When she didn’t respond, Cremo received another Snapchat message, this time from a user named “Mike James,” claiming she had “30 minutes to send my friend an email,” the affidavit said.

Three hours later she received a similar Snapchat from another user named “Martin Franklin” and the following morning she received another email from the Brennan account with more explicit details about her relationship with Smolenski and threats to contact her current boyfriend, the affidavit said.

It appears that Cremo suspected Smolenski was behind at least some of the messages as she was receiving them. In response to one message from the Mike James account, she wrote: “revenge porn is a felony, Rich.”

On the afternoon of May 14, Cremo wrote a message to Smolenski, apologizing and received an email from the Brennan account saying the information will “no longer be released,” according to the affidavit.

She received a final message that night on Snapchat from an account called “James Taylor,” writing, “If you start a fire, prepare to get burned,” the affidavit said.

Cremo told police the emails “terrified her” and she was worried that the information would be released. She was also worried about her “physical safety, not knowing what Smolenski was capable of based on his training and experience,” the affidavit said.

Smolenski has a military background and was the tactical team commander for the Lebanon department, according to the affidavit.

James, the Grafton County Sheriff’s investigator, wrote that the messages from Franklin and from Taylor both came from Smolenski’s residence.

The Paul G account appears similar to a Snapchat account used by Smolenski’s fellow officer Paul Gifford, but an investigation showed that the account was created in the Lebanon Police Station on a day that Gifford was not working, but Smolenski was.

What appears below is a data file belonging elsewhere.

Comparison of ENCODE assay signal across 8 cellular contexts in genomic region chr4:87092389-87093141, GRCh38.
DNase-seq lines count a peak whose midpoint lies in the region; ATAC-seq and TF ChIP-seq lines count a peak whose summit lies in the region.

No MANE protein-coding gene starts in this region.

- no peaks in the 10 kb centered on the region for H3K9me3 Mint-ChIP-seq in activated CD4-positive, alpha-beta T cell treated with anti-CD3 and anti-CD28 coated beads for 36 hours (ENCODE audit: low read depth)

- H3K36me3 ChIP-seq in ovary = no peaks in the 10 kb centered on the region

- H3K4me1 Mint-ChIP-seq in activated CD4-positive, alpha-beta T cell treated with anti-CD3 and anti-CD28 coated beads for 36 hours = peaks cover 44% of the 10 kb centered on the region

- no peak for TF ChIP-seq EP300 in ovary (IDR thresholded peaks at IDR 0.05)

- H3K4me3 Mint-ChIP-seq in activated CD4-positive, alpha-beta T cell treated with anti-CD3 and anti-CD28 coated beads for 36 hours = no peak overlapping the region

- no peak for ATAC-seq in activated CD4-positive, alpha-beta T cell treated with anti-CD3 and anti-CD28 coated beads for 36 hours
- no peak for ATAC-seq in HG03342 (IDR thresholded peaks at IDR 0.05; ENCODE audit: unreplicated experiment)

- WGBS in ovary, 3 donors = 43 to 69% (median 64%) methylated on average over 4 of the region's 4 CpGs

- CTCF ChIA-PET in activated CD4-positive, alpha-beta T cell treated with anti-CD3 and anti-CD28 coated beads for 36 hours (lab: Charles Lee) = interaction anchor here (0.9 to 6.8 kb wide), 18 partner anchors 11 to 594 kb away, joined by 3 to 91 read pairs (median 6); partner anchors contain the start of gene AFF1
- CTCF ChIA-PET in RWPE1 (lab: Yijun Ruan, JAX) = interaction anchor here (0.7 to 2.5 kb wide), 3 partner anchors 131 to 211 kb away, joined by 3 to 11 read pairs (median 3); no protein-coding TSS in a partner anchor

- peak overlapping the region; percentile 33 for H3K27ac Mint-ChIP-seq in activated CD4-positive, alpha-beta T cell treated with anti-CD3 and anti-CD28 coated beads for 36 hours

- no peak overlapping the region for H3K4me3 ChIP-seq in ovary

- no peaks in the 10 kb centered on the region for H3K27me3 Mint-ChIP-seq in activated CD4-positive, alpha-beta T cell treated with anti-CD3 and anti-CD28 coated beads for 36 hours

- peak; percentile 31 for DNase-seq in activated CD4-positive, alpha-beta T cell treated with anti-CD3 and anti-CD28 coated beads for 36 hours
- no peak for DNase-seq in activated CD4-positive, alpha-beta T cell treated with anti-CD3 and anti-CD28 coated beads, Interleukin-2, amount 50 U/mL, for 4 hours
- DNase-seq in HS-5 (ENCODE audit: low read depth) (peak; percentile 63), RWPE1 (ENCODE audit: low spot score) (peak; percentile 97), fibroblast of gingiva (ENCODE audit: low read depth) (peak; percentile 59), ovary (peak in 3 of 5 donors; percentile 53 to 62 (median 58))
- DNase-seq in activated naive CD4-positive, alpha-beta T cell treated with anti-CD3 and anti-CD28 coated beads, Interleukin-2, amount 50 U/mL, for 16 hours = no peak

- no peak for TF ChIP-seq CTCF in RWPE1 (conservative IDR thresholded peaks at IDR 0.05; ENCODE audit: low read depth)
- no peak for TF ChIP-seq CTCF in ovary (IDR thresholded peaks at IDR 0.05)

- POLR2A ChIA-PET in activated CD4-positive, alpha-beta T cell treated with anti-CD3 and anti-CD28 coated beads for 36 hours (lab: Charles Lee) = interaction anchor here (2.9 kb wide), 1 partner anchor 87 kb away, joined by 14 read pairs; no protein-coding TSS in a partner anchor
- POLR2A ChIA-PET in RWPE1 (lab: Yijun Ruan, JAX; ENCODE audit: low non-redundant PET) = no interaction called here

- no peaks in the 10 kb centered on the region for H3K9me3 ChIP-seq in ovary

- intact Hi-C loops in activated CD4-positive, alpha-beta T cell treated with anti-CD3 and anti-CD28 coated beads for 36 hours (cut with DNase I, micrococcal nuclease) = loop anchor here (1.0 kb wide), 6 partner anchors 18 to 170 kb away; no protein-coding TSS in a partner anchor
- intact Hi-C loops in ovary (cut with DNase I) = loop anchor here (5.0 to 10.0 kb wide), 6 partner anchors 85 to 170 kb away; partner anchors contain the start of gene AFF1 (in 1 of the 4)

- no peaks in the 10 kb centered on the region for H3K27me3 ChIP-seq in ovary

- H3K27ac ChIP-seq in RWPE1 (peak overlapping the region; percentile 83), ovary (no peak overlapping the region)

Gifford and Smolenski were both placed on paid administrative leave on the same day in July.

Gifford remains on paid leave, Roberts said.

Grafton County Sheriff Jeff Stiegler said in an interview Friday that Gifford has cooperated with investigators and they do not anticipate filing any charges against him.

Both Smolenski and Cremo declined comment when reached by phone Friday.

A future court date for Smolenski has not been set but Stiegler said his case will be moved to Belknap County to avoid a conflict of interest.

Smolenski, who had been paid his $99,000 salary while on leave, was involved in another high-profile case in 2008 when Strafford resident Scott Traudt was convicted of one count of assaulting an officer and one of disorderly conduct. He was accused of punching then-officer Phil Roberts and body slamming Smolenski during a traffic stop the previous year. Both officers testified at his trial.

Traudt sought a new trial last year saying one of the officers — though it has never been publicly documented as to which one — had a disciplinary mark on his record, making his testimony unreliable.

The New Hampshire Supreme Court rejected Traudt’s bid in January.

Anna Merriman can be reached at amerriman@vnews.com or 603-727-3216.